Peter Raynard’s poems have appeared, or are forthcoming in Prole, the Rialto, Under the Radar, South Bank Poetry, Ink Sweat & Tears, and a number of other publications. His debut collection, The Common Five-Eighters, is forthcoming from Smokestack Books. He is a member of the writer’s collective Malika’s Kitchen in London, and editor of Proletarian Poetry: poems of working class lives, (www.proletarianpoetry.com), which has featured poems from over eighty poets around the world.
A US Soldier after Belshazzar’s Feast
I step through the open gate for the first time
in five years. Graffiti tags swirl
across the perimeter fence and wall.
I don’t remember it ever being so sunny.
On duty it was just hot, too hot.
I light a cigarette and watch a jet fighter
lay a white stripe overhead as it arcs
out to sea. From inside the camp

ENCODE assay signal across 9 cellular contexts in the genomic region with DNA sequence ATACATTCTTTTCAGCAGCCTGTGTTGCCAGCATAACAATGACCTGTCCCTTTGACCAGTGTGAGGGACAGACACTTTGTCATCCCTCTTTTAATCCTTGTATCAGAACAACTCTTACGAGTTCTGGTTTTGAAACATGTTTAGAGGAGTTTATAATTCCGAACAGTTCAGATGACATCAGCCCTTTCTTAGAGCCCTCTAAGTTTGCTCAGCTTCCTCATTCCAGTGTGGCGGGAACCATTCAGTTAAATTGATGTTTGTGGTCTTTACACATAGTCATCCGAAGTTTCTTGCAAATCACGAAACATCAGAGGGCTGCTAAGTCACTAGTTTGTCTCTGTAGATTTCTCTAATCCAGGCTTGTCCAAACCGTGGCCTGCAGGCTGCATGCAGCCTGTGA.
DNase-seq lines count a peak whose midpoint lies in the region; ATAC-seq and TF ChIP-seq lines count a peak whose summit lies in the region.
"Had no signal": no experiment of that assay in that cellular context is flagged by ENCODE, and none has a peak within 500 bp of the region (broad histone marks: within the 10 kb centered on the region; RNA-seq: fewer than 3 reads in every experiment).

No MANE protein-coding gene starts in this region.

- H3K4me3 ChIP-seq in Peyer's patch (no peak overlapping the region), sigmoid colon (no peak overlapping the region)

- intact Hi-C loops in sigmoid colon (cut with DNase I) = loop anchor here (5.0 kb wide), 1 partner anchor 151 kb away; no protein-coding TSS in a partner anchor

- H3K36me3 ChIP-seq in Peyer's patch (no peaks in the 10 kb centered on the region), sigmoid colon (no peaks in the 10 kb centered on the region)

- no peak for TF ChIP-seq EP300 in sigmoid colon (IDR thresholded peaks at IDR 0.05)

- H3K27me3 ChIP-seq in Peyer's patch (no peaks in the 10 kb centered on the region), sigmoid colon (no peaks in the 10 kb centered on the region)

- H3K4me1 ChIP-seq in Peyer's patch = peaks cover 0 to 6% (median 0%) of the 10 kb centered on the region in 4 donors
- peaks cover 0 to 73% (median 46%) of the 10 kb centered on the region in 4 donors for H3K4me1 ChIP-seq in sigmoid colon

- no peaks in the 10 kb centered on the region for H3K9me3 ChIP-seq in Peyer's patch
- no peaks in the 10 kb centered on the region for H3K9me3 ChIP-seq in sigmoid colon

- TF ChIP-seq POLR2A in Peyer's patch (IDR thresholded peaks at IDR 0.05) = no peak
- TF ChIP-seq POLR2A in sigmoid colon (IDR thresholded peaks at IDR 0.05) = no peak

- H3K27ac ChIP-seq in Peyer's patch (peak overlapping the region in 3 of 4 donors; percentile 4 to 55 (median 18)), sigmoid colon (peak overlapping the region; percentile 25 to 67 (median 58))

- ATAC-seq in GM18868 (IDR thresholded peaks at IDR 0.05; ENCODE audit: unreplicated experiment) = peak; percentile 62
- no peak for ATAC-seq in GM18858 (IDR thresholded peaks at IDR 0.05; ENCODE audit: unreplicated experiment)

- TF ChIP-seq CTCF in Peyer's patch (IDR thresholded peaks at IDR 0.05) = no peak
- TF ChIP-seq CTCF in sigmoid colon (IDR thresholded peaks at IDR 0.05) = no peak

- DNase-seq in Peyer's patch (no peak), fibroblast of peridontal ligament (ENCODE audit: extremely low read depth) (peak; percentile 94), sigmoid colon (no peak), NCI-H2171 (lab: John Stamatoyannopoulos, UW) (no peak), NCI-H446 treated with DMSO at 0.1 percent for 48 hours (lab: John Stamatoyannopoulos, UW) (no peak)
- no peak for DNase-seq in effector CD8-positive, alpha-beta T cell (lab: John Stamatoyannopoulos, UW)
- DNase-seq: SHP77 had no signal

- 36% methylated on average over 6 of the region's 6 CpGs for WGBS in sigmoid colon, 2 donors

you would never have known
an ocean was so near. I can smell it now,
back then you could only smell the camp.
I often wondered why no-one ever tried to escape –
but where can you go when
you don’t know where you are?
I put my starch-folded uniform on
the dust white ground like a wreath,
then piss petrol on it from a small can.
My cigarette acts as its torch.
The camouflaged jacket doesn’t take
straight away. A smoulder soon turns
to a flame, sears through the body
of the suit blacking out my name.
I feel its heat. I hear the men still,
blindfold in their cells. I smell the food,
their empty feast. I walk back to the ocean.
On the Coach to Rotherham with the English Defence League
They are all of them Jacks to a man
a twelve bar blues ribcage of beating hearts,
barcode teeth drinking piss from stolen cans
in a farmyard of pork scratching farts.
Each a knuckled dot from the terraces,
eaten more away games than sent death
messages, YouTube views of terrorists
with weak chinned beards that stink of halal breath
signed up by the Taliban, to groom girls.
They stand weak in the grip of demo fever
to take back their streets with flags that unfurl
a justice to drive out all believers.
They wish the rivers of blood would spill.
They are the two broken fingers of Churchill.